CRSV: Kakuma Refugee Camp
Updated: Jul 10, 2021
This case note is a part of our series of case notes that document the occurrence of sexual violence in violent conflict. The case note contains explicit mentions of different forms of sexual assault. Reader discretion is advised.
Kakuma, a word synonymous with the term “nowhere” in Swahili, is in the outskirts of Kakuma town in Turkana County, North Western Kenya (Boru, 2013; Kakuma Refugee Camp and Kalobeyei Integrated Settlement, n.d.). Known as the largest refugee camp in the world, Kakuma accommodated 196,666 refugees and asylum seekers as of July 2020 (Inside the World’s 10 Largest Refugee Camps, n.d.).
The commencement of Kakuma refugee camp dates back to the year 1992 following the arrival of the “Lost Boys of Sudan”, a group of 20,000 orphaned and displaced young lads who had escaped from the Sudanese Civil War (1987-2005) (Lost Boys of Sudan, 2021; Kakuma Refugee Camp and Kalobeyei Integrated Settlement, n.d.). The camp received refugees and displaced individuals from Ethiopia, where the government had collapsed, and Somali, a region which faced heightened civil conflict and risk. The camp beheld another significant period in 2014 as a greater inflow of refugees, displaced individuals, and asylum seekers led to intense overcrowding. This resulted in the opening of the Kalobeyei Integrated Settlement, a region located 20 kilometers away from Kakuma camp for new arrivals (Kakuma Refugee Camp and Kalobeyei Integrated Settlement, n.d.).
Although both Kakuma camp and Kalobeyei Integrated Settlement were launched for the welfare and safety of asylum seekers, displaced migrants, and refugees, individuals in these regions have faced and continue to confront dire living conditions. Kakuma is the second poorest region in Kenya and refugees living in camp suffer from disease outbreaks, malnutrition, and shortage of basic resources, among other challenges. Although Kakuma camp and Kalobeyei receive health-care services and education opportunities through the United Nations High Commissioner for Refugees (UNHCR) and national government, these facilities are insufficient in number and lack good quality. Moreover, providing these facilities to refugees at camp has resulted in the eruption of violence between the host community and refugees as these services are not provided to members of the host community. Despite the presence of police, ex-military personnel, and local guardians for security, crimes like murder, theft, and sexual and gender-based violence continue to exist at Kakuma camp and Kalobeyei (Kakuma, 2021).
Sexual and gender-based violence experienced by refugees at Kakuma and Kalobeyei:
In 2019, the UNHCR recorded 80 percent of refugees as women and children in Kakuma camp, out of which 23.4 percent refugee women were from South Sudan. Most commonly noted reasons for women and children to flee their native country included shortage of basic provisions and increased threat to safety. Sadly, these women do not find the protection they need at Kakuma camp as they live in fear or are subjected to horrific instances of human right abuses (The Impact of Sexual and Gender Based Violence in Kalobeyei Integrated Settlement and Host Community, 2019; SGBV Strategy, 2017).
According to UNHCR archives, rape is highlighted as the most frequent form of sexual exploitation amongst women at Kakuma camp and Kalobeyei. New arrivals who are in the process of being assigned a tent for shelter and single women who are heads of the household are at an increased risk of experiencing rape. Stranger rape is more prevalent, particularly by refugee men from camp, local community members, or security guards. The standard cultural response to rape involves offering compensation to the survivor or forcing the woman to marry the perpetrator. The high prevalence of rape has led to the normalizaton of this type of sexual violence to a degree where the women themselves do not view rape as a societal problem anymore. Single refugee women who suffer from poverty and are unaccompanied by men who are breadwinners for the family are forced to engage in survival sex for basic supplies like food and water. As a result, sexually transmiited diseases like HIV/ AIDS are rampant at Kakuma camp and Kalobeyei. Intimate partner violence is also a common form of abuse suffered by women (The Impact of Sexual and Gender Based Violence in Kalobeyei Integrated Settlement and Host Community, 2019; SGBV Strategy, 2017).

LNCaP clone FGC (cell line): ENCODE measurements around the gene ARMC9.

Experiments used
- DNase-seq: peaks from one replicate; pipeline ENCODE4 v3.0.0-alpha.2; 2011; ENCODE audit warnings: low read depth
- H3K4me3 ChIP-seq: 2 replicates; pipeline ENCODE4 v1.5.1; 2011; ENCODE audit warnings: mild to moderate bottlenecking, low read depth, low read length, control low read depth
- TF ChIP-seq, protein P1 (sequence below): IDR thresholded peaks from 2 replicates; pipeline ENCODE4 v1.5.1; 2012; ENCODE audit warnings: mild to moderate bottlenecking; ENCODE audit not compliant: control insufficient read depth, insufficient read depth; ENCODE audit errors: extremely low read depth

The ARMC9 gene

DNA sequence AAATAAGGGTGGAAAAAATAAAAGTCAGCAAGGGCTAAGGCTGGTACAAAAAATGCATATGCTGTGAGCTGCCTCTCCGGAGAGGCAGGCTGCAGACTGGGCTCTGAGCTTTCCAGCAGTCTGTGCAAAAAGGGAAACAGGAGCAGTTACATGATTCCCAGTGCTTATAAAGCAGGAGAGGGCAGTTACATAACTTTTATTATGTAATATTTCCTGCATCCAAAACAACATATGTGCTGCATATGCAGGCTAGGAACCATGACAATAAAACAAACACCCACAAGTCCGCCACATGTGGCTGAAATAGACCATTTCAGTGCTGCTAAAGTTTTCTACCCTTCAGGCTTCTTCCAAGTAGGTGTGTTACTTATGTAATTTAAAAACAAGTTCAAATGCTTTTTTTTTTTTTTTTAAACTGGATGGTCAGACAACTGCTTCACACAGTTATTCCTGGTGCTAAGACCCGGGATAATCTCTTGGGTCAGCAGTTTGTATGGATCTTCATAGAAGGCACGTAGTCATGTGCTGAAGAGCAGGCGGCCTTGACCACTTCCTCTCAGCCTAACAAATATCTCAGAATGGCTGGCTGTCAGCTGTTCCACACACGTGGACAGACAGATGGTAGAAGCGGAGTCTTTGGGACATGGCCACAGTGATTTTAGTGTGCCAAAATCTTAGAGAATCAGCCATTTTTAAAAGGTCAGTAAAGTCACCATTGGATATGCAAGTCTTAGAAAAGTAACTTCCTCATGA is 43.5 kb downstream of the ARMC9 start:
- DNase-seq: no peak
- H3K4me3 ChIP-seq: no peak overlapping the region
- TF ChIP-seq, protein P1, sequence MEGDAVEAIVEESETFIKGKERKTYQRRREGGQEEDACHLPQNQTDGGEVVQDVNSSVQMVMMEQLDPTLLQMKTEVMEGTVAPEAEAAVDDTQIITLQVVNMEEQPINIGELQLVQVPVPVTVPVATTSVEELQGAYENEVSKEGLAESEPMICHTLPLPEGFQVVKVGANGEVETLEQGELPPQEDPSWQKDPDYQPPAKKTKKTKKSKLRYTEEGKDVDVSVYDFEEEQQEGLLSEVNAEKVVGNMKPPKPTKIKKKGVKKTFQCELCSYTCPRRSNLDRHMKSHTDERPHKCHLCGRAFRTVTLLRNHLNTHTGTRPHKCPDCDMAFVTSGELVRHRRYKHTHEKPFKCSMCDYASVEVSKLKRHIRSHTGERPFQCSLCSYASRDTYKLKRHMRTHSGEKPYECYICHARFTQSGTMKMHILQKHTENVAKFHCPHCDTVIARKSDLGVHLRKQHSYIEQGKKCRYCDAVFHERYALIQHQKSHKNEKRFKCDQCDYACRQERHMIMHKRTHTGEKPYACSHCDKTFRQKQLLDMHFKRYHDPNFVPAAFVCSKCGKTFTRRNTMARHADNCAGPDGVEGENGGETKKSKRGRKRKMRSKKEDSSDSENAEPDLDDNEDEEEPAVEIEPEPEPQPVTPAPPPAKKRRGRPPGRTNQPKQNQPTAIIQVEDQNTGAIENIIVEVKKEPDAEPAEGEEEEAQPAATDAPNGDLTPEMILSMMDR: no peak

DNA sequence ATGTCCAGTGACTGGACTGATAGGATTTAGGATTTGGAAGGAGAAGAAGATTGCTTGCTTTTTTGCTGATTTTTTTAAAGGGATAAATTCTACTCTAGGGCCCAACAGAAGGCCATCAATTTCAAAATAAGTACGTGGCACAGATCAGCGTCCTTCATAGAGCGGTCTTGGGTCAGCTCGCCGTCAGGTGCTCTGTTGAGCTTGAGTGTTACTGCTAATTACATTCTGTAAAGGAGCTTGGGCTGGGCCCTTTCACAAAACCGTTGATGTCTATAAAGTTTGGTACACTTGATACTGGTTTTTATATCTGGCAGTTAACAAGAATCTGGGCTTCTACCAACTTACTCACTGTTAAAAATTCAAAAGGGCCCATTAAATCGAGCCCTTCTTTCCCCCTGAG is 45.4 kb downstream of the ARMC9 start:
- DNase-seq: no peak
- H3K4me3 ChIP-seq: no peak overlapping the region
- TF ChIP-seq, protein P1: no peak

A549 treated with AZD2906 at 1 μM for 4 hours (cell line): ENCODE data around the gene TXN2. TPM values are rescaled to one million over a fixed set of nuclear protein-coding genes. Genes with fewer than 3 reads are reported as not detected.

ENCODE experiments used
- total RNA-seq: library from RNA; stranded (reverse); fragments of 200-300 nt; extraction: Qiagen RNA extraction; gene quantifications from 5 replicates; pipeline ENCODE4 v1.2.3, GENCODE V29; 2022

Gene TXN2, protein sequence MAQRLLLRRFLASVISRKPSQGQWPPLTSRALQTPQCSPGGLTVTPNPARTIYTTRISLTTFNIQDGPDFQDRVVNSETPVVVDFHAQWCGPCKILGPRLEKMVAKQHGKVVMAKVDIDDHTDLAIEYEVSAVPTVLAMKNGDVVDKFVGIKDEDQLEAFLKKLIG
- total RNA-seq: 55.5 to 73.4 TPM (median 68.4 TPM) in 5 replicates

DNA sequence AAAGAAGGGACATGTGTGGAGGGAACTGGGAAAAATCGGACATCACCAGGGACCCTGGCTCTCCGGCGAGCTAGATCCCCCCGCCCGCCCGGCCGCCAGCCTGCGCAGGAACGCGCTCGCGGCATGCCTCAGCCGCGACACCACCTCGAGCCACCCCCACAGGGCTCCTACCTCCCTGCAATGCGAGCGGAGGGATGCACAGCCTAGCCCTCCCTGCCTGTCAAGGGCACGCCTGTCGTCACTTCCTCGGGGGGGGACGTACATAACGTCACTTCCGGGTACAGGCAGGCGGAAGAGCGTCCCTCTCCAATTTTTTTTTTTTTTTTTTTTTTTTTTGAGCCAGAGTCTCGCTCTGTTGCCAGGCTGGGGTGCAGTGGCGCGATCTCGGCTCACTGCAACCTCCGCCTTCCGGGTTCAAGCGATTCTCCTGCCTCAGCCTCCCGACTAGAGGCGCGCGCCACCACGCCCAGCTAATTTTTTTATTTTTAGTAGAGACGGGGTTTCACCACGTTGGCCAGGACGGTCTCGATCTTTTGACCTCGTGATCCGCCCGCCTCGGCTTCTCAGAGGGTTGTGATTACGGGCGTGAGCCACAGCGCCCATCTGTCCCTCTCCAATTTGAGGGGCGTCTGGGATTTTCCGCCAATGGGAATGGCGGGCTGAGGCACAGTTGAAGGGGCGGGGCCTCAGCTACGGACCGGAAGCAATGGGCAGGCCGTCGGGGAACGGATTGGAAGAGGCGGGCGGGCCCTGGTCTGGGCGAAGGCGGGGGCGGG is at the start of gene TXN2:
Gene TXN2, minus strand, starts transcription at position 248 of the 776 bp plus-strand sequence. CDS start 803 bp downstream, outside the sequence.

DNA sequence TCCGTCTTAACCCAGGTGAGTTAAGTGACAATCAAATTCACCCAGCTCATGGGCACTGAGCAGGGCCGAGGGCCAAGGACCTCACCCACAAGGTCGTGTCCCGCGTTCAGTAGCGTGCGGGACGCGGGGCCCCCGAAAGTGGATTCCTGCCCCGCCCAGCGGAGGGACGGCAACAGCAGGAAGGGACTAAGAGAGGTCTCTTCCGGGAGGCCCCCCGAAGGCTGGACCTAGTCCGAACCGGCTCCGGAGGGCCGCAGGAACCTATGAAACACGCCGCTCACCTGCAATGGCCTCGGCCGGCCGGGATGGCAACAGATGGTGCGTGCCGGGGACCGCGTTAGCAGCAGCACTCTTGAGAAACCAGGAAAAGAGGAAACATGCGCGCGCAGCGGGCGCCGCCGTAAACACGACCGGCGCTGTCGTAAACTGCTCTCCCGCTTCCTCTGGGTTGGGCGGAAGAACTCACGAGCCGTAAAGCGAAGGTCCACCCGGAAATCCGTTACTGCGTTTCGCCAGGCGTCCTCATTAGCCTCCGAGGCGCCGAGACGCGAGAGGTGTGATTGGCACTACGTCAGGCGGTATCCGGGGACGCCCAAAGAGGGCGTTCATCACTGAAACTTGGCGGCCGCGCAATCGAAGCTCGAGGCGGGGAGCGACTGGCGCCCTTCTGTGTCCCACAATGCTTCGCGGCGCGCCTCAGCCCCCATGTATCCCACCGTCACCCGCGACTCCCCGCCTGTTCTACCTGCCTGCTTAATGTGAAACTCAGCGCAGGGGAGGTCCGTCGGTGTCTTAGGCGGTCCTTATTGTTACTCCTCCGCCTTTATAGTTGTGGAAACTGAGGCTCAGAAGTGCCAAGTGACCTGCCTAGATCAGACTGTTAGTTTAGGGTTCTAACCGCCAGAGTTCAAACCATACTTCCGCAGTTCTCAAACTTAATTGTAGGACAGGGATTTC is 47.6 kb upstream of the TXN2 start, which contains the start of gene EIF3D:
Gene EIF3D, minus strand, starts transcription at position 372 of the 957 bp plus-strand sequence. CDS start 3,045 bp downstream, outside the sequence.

Refugee girls are especially at risk of encountering sexual violence as it is easier for older men to dominate minors. Regions in the camp that are in the process of developing accomodative spaces and establishing policies and norms are more perilous for new refugees as these areas are commoly pursued by refugee men for perpetrating sexual and gender based violence (SGBV). Neither the perpetrators nor the survivors ethnicity plays a role in commiting rape and being a target of rape. Early and forced marriage, occurs amongst the host community members of Turkana region and refugees at camp. In spite of having dreams of pursuing education and employment, young girls are forced to marry men as old as 60 years. Girls report fearing this practice as they have heard horrific narratives concerning the first consummation between husband and wife. South Sudanese girls encounter augmented danger as they fall prey to systemized kidnapping. These girls are taken to South Sudan to get married to older men and some return to camp after a few years, either pregnant or with children. Female genital mutilation is also normalized and is viewed as a cultural practice rather than a form of violence; however, it is usually performed covertly by community members (The Impact of Sexual and Gender Based Violence in Kalobeyei Integrated Settlement and Host Community, 2019; SGBV Strategy, 2017).